Donald Trump loves to boast about the immense powers at his disposal. As Andrew Cockburn writes in the November 2020 issue of Harper’s Magazine (subscription may be required):
“I have the right to do a lot of things that people don’t even know about,” he boasted in March, ominously echoing his interpretation of Article II of the Constitution, which, he has claimed, gives him “the right to do whatever I want as president.” He has also declared his “absolute right” to build a border wall, whatever Congress thinks, and even floated the possibility of delaying the election “until people can properly, securely, and safely vote.”
While most of his boasts have been responded to with well-deserved scorn as the the ranting of a very insecure person, this is one that is in fact valid. The far-ranging powers available to the president are enumerated in something PEADs (Presidential Emergency Action Documents). Shortly after they take office, presidents are informed about these powers at a session but they have been kept a closely guarded secret from the public for fears that their alarmingly anti-democratic nature would provoke calls to repeal them. But Trump’s vanity and need to boast about his power have put them out in the open.
The session introduces “presidential emergency action documents,” or PEADs, orders that authorize a broad range of mortal assaults on our civil liberties. In the words of a rare declassified official description, the documents outline how to “implement extraordinary presidential authority in response to extraordinary situations”—by imposing martial law, suspending habeas corpus, seizing control of the internet, imposing censorship, and incarcerating so-called subversives, among other repressive measures. “We know about the nuclear briefcase that carries the launch codes,” Joel McCleary, a White House oðcial in the Carter Administration, told me. “But over at the Office of Legal Counsel at the Justice Department there’s a list of all the so-called enemies of the state who would be rounded up in an emergency. I’ve heard it called the ‘enemies briefcase.’ ”
These chilling directives have been silently proliferating since the dawn of the Cold War as an integral part of the hugely elaborate and expensive Continuity of Government (COG) program, a mechanism to preserve state authority (complete with well-provisioned underground bunkers for leaders) in the event of a nuclear holocaust. Compiled without any authorization from Congress, the emergency provisions long escaped public discussion—that is, until Donald Trump started to brag about them.
Cockburn writes that over time, Congress has authorized various emergency powers that the president can use were supposedly to deal with specific situations but have remained on the books even after those conditions ceased to exist can be invoked by him at any time, just on his say so.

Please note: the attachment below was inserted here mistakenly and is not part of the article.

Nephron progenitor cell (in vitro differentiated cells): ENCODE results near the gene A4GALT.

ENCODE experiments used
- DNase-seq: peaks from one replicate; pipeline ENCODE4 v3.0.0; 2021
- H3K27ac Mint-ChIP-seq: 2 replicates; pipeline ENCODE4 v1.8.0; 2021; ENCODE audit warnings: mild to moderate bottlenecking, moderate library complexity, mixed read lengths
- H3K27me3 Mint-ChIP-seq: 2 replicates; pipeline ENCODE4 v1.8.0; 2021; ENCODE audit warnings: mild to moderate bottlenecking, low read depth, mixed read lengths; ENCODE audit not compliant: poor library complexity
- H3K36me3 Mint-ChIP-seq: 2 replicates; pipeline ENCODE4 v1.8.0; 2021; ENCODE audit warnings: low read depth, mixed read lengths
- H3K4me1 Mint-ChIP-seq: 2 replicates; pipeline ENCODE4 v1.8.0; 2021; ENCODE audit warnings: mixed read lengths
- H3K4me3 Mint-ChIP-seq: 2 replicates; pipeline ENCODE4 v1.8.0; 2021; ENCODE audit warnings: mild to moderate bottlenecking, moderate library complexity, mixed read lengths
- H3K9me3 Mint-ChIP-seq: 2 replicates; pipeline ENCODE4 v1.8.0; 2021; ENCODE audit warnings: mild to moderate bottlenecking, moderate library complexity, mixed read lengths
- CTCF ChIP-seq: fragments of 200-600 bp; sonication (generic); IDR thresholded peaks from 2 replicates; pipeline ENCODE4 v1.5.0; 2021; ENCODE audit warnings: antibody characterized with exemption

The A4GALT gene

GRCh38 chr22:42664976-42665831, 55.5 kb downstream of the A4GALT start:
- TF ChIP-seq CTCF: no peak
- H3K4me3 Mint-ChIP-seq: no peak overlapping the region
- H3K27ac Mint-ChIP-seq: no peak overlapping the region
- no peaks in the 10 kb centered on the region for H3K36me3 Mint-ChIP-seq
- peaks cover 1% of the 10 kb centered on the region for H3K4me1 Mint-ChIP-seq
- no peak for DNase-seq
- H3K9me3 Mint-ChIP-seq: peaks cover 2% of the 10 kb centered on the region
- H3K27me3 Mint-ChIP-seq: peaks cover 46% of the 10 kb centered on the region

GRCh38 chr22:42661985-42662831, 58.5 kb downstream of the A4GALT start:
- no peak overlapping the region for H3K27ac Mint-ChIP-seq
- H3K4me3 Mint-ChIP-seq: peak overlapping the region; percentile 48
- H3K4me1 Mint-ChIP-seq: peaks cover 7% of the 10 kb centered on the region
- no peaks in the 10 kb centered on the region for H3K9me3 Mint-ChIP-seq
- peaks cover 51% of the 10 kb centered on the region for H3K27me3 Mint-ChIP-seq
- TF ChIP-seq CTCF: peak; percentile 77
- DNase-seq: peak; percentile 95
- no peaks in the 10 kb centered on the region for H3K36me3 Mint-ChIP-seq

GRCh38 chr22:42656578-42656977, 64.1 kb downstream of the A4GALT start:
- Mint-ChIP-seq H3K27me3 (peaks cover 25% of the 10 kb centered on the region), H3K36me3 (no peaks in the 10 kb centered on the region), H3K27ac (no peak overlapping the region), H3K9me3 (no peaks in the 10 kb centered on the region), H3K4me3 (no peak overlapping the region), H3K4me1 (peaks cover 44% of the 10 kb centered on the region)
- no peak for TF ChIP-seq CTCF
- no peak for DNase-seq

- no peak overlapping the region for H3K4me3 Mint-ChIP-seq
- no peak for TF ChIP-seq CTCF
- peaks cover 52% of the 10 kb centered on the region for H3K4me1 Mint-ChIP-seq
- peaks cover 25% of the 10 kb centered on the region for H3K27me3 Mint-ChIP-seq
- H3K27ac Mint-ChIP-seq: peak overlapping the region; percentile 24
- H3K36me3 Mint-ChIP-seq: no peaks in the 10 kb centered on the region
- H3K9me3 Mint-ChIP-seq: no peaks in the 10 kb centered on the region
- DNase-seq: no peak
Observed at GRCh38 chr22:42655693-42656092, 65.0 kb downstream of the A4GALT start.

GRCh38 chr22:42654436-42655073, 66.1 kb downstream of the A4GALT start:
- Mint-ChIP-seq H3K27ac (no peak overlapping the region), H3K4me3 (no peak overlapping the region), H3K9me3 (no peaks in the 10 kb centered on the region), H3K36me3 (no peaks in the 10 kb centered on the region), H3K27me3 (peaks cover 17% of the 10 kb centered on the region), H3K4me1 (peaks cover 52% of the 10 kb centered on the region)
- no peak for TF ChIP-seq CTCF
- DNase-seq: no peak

For example, to fight the war in Vietnam, Lyndon Johnson used emergency powers originally granted to Harry Truman for the Korean War. As Goitein has written, the moment a president declares a “national emergency”—which he can do whenever he likes—more than one hundred special provisions become available, including freezing Americans’ bank accounts or deploying troops domestically. One provision even permits a president to suspend the ban on testing chemical and biological weapons on human subjects.
Thinly justified by public laws, these emergency powers have become formidable instruments of repression for any president unscrupulous enough to use them. Franklin Roosevelt, for example, invoked emergency powers when he incarcerated 120,000 Americans of Japanese ethnicity.
In addition to Johnson’s use of Truman’s Korean War powers, the committee noted that FDR had relied on an old wartime measure, introduced by Woodrow Wilson in 1917, to close the banks in 1933 in response to the Great Depression. To his amusement, Shea even discovered that a Civil War–era emergency law enabling cavalry on the Western plains to buy forage for their horses had been used to skirt Congress in financing the war in Vietnam.
On the few occasions when Congress tried to roll back some of these dictatorial powers, administrations were able to successfully repel its feeble efforts.
When the Iran-Contra scandal was exposed, Congress professed outrage and went through the motions of an investigation that not only shrank from targeting Reagan himself or revealing the sum total of his minions’ misdeeds (including rehearsals for mass roundups of “subversives”), but ensured that the principal perpetrators escaped punishment entirely. George H. W. Bush attacked Panama without congressional approval (but fortified by a legal opinion from Assistant Attorney General William Barr) only a few years later, while Clinton would do the same in Serbia. George W. Bush used congressional authorization for military force against Al Qaeda after 9/11 to occupy Iraq, illegally wiretapping Americans all the while. Barack Obama broke new extra-constitutional ground in ordering the execution by drone of a U.S. citizen. None suffered more than brief censure, and all are now remembered with respect, even reverence.
I wonder if Trump will be tempted to invoke some of these powers if the election goes badly for him and declare that ahis opponents are ‘enemies of the state’. He may want to do so but declaring an emergency if he loses woful be tantamount to a coup and I doubt that the US military would go along with it.